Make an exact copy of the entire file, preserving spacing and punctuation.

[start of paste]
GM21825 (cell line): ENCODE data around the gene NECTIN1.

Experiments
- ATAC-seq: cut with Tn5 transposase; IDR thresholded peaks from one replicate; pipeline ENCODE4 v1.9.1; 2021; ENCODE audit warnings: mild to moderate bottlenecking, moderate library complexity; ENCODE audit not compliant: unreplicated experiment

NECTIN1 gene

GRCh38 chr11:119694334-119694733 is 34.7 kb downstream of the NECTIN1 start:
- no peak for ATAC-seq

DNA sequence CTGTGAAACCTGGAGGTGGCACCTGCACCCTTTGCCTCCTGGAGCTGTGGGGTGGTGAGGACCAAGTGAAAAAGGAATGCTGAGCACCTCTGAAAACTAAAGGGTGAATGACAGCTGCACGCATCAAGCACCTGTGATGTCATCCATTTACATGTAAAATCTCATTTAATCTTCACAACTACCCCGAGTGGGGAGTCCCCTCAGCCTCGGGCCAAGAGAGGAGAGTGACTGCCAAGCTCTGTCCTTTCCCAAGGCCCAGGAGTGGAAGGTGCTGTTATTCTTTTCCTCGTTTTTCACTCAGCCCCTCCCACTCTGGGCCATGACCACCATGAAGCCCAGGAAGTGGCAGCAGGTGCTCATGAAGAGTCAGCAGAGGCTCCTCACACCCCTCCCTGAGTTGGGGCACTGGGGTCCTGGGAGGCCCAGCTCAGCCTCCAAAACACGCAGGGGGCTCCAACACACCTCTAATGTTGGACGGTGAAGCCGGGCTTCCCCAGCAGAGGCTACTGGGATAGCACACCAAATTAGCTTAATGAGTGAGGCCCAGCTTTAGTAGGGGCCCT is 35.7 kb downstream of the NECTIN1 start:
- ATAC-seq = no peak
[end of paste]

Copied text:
GM21825 (cell line): ENCODE data around the gene NECTIN1.

Experiments
- ATAC-seq: cut with Tn5 transposase; IDR thresholded peaks from one replicate; pipeline ENCODE4 v1.9.1; 2021; ENCODE audit warnings: mild to moderate bottlenecking, moderate library complexity; ENCODE audit not compliant: unreplicated experiment

NECTIN1 gene

GRCh38 chr11:119694334-119694733 is 34.7 kb downstream of the NECTIN1 start:
- no peak for ATAC-seq

DNA sequence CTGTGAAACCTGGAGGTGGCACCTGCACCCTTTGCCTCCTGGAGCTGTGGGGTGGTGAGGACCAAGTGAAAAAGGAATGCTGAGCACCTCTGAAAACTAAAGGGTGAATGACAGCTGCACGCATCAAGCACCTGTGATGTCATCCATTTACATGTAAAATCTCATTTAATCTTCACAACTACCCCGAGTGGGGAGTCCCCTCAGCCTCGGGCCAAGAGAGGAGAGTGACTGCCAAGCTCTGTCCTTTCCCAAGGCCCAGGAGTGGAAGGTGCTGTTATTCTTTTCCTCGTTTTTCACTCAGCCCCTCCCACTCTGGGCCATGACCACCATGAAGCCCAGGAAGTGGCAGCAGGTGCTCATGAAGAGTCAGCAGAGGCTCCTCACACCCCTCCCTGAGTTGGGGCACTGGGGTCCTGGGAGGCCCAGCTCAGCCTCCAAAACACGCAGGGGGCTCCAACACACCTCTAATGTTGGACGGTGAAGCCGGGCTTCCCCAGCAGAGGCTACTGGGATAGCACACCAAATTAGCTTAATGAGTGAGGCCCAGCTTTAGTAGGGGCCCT is 35.7 kb downstream of the NECTIN1 start:
- ATAC-seq = no peak